Spinoza’s ethics was the first attempt to apply Euclidean thinking to philosophy to create a system of ethics from first principles.
Could we apply the same first principles thinking to formulating AI ethics?
Last week, I spoke at an online event for legal professionals about AI Ethics. AI ethics is a very important topic but it is also a subject like Privacy i.e. there is a lot of heat but little light. By that I mean, everyone has a view on AI ethics but there are very few pragmatic approaches on AI ethics.
So, I was trying to present a set of pragmatic ideas for AI ethics.
I proposed that every organization should create its own AI ethics framework from first principles because
- Many AI ethics approaches are academic – these sound great in theory but are hard to implement
- Many companies internally take the opposite approach try to define ethics only on the problems they currently have but could ignore ethics problems that may arise downstream
- There are AI ethics approaches from countries and large vendors but they cannot be applied as-is
Hence, the suggestion that every company could create its own AI ethics by adapting an existing framework to their needs and undertaking a first-principles approach for their organization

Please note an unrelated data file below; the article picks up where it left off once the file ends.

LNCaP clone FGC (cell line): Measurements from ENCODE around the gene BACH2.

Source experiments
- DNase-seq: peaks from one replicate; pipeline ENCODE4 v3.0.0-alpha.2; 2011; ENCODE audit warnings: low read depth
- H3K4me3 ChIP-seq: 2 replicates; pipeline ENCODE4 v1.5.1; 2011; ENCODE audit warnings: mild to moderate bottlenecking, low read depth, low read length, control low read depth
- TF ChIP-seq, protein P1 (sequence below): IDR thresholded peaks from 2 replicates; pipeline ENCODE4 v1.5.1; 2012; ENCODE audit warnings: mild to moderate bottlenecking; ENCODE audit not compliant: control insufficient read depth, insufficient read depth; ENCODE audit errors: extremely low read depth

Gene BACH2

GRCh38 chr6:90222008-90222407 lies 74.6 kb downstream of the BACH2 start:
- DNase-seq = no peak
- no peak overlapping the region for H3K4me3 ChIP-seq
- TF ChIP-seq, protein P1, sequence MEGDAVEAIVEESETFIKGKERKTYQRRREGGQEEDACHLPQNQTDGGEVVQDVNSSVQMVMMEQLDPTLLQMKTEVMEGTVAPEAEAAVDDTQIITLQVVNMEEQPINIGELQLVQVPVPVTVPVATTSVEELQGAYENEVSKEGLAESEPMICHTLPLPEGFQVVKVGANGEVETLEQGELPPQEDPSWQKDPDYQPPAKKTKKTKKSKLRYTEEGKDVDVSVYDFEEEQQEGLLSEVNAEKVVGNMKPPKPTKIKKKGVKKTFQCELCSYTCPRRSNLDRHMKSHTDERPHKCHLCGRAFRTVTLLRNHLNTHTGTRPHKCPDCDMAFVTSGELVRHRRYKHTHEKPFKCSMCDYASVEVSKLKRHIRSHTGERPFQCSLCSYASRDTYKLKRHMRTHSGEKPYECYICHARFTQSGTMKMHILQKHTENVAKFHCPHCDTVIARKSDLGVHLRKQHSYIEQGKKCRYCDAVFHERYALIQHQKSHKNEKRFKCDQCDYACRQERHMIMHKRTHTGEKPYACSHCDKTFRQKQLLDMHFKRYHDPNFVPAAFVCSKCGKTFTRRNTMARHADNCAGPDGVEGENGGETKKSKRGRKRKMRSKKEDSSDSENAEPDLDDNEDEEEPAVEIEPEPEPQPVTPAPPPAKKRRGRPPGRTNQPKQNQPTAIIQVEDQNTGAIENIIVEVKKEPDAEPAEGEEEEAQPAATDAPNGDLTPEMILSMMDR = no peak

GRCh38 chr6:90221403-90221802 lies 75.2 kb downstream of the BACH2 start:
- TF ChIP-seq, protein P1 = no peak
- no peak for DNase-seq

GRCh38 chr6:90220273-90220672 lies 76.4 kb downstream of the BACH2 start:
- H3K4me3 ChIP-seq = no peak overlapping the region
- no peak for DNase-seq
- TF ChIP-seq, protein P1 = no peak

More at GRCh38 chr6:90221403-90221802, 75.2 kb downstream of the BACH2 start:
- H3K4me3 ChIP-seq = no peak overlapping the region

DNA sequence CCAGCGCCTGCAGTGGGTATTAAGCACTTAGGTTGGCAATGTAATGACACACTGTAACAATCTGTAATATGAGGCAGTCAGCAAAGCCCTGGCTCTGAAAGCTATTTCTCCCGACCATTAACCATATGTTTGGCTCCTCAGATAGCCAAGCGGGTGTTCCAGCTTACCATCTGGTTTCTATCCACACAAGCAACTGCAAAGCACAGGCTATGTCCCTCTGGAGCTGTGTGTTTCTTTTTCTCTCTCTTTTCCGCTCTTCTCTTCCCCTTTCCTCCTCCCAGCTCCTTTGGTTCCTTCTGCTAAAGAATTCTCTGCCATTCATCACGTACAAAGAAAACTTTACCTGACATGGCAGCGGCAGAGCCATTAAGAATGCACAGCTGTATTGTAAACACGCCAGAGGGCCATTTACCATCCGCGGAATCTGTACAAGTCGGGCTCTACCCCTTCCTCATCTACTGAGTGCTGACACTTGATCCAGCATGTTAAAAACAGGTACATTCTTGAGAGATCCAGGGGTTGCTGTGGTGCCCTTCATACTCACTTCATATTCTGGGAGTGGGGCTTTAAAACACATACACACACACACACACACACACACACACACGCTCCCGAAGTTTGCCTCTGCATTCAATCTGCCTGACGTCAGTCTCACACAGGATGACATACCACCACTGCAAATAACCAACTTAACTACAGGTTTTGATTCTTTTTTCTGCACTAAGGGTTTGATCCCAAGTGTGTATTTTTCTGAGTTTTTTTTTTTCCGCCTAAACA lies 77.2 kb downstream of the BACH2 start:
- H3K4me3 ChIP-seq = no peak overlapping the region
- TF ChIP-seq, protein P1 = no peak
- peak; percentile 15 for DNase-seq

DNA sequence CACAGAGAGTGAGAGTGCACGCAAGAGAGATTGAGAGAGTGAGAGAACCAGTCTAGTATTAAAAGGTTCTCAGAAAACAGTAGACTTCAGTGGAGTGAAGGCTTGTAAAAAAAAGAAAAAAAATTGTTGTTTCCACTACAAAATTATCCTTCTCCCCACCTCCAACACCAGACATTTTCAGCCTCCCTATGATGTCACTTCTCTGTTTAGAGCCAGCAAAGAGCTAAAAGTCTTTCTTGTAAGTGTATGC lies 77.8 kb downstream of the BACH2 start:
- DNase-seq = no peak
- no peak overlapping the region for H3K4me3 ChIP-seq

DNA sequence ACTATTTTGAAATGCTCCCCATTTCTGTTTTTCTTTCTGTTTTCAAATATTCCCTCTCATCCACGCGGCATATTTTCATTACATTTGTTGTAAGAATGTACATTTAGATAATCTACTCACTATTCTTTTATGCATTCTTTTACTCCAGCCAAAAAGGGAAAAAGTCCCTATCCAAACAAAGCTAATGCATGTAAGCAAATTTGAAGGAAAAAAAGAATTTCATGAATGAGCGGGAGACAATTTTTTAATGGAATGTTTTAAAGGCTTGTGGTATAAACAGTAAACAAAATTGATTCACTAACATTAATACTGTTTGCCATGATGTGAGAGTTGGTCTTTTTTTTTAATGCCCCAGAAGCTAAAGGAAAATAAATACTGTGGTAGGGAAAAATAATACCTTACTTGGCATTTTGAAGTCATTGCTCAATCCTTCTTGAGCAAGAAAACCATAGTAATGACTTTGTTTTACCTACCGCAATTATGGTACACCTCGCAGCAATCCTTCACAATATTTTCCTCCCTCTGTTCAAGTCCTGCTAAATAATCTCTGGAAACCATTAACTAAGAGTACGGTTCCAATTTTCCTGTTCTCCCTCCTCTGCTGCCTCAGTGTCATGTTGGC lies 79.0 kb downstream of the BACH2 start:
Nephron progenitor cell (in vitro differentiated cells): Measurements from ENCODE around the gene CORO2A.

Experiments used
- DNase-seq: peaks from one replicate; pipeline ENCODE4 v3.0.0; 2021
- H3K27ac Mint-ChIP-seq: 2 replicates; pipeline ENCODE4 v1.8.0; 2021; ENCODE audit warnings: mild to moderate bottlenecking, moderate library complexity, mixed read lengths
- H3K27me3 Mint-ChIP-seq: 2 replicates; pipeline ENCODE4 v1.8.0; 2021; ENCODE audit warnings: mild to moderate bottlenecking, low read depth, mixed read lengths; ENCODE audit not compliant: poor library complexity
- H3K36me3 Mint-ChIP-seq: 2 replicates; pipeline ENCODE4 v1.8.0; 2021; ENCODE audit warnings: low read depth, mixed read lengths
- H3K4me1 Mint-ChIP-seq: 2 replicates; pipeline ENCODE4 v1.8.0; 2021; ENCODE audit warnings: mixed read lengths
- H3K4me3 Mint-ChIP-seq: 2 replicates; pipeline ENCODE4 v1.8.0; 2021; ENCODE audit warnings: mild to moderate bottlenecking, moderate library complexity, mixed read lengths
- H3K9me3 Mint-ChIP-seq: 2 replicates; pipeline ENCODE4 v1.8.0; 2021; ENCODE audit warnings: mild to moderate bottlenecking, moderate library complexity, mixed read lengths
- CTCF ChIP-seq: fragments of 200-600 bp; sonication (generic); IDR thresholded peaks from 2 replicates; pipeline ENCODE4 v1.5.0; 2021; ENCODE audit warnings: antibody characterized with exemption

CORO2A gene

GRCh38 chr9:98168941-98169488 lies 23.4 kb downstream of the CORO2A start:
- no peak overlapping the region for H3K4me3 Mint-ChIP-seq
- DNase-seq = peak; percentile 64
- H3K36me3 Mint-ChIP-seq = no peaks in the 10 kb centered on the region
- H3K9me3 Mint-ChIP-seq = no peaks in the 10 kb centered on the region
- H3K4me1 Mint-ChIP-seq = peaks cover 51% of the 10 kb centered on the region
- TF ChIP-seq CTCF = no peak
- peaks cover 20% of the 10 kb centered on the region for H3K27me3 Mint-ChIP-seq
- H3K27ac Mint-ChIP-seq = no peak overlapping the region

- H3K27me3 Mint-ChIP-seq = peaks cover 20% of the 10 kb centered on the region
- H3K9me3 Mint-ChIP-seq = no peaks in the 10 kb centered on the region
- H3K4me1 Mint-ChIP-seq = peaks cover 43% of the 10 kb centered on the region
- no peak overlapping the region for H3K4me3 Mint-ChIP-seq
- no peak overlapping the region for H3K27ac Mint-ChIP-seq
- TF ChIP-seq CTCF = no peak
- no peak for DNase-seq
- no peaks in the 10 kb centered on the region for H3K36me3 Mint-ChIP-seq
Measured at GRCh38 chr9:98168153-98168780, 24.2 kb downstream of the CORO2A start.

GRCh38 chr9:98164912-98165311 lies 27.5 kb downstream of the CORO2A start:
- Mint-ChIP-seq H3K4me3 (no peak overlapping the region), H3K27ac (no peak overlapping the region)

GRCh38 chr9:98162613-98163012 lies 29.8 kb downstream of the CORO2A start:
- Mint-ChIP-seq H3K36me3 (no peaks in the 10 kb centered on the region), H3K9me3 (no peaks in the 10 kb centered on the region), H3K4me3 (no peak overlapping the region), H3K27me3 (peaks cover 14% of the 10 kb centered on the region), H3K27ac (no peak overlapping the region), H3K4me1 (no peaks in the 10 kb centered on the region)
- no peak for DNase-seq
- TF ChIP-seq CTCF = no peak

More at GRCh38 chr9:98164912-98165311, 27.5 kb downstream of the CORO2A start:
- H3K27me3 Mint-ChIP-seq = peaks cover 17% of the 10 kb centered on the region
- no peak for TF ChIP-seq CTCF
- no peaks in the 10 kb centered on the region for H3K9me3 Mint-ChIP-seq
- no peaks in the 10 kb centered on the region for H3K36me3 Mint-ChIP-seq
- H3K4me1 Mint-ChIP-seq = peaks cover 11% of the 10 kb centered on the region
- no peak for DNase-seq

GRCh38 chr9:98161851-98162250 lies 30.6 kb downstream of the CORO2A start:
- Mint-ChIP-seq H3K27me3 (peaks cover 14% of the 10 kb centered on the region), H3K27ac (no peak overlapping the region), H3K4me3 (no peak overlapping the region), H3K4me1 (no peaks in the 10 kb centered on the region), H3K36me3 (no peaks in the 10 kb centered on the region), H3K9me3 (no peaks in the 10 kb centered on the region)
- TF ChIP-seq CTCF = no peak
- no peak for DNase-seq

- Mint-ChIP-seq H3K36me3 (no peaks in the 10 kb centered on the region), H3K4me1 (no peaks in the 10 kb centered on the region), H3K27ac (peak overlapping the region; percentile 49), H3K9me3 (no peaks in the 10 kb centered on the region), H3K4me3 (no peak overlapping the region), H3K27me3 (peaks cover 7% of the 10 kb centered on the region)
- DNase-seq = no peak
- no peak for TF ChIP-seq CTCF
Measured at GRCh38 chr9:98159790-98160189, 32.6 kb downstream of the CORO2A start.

Firstly, you could start with a general ethics framework for example by the Alan Turing Institute which provide the principles and priorities for a legal framework
- Human dignity
- Human freedom & autonomy
- Prevention of harm
- Non-discrimination, gender equality, fairness & diversity
- Data protection and the right to privacy
- Accountability and responsibility
- Rule of law
This represents a top-down approach
Now, the HBR document How to create an AI ethics framework suggests a bottom-up approach based on the following steps
- Identify existing infrastructure that a data and AI ethics program can leverage.
- Create a data and AI ethical risk framework that is tailored to your industry
- Change how you think about ethics by taking cues from the successes in health care.
- Optimize guidance and tools for product managers.
- Build organizational awareness.
- Formally and informally incentivize employees to play a role in identifying AI ethical risks.
- Monitor impacts and engage stakeholders.
Hence, it may be not so difficult to create an AI ethics framework tailored to your organization from first principles by taking both a top-down and bottom-up approach – much like Spinoza.
Image source: wikipedia